It’s hard for me to understand how intelligent people believe the propaganda that wind factories are environmentally benign. The only beneficiaries of wind factories are wind industry profiteers and hosting landowners who are picking taxpayers’ pockets.
Wind factories aren’t the panacea for lower carbon dioxide emissions because coal-fired backup is needed due to wind’s inability to produce constant, reliable power; in fact, they may cause more carbon dioxide emissions. In the last three decades, no conventional power plant in Europe has been closed because of wind energy production. In fact, more conventional plants have been built to counter the disruptions.
The inefficient 17 percent energy production from a turbine does not merit the $1.2 million tax-funded price tag. Because of its inefficiencies, wind will never replace a significant amount of coal-based electricity production.
The National Renewable Energy Laboratory projects 25,000 birds and 62,000 bats will die for every 2.2 GW of installed wind capacity. The latest bird death studies from the U.S., Denmark, Germany and Australia support this estimate. The latest Kerlinger, post-construction wind study in Virginia found 8,580 to 15,967 birds and bats killed by 190 wind turbines in one year.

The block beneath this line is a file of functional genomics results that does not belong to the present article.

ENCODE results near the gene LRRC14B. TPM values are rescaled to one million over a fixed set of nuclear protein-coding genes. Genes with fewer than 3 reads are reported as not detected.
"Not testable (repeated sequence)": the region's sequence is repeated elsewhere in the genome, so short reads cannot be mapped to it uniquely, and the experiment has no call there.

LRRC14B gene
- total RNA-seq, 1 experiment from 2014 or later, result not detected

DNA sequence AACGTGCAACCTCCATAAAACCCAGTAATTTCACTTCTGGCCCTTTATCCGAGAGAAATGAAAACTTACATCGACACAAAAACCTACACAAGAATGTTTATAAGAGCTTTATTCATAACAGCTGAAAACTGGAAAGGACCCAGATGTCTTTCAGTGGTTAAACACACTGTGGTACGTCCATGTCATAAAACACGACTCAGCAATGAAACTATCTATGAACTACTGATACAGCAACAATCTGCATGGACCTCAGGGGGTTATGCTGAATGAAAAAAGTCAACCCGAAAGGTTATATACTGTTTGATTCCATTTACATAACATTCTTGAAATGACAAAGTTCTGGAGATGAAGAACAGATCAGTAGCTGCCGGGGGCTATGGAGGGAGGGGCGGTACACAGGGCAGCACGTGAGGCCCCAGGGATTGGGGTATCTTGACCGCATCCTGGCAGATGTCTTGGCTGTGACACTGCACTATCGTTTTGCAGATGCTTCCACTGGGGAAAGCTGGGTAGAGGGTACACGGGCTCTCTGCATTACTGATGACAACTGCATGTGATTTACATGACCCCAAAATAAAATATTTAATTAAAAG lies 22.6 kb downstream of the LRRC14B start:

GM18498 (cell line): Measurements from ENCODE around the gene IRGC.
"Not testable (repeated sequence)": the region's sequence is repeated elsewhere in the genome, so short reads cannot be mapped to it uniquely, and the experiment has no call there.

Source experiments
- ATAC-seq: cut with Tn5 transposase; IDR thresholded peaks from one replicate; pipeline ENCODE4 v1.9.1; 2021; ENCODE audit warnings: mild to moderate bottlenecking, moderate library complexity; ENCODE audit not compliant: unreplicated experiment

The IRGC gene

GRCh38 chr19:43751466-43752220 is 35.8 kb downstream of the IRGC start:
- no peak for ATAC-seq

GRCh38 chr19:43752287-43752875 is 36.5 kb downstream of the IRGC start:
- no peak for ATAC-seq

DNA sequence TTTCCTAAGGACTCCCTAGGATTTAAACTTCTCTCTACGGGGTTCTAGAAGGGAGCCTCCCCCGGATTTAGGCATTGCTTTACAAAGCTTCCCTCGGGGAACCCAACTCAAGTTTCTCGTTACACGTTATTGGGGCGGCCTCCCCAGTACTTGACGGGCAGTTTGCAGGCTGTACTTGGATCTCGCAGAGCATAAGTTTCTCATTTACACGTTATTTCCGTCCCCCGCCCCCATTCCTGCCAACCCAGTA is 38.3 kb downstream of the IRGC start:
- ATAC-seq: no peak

So, without regard for the hundreds of thousands of migratory song and water birds using the Horicon International Flyway, the Invenergy wind factory was constructed. Wind factories compound the risks to birds and bats already impacted by human activities.
Wind factories constructed in proximity to human populations can cause Vibroacoustic Disease, recognized in Portugal, the United Kingdom and France. Low-frequency C-level waves produced by turbines cause neurological, cardiac, respiratory and sleep disorders. In the flawed hope or myth that wind factories will help the atmosphere, we’re killing wildlife and hurting our health.
To really help, stop burning trash, turn off the lights and plant trees not turbines.
Joe Breaden of Mayville is a member of Horicon Marsh Systems Advocates.
13 January 2008
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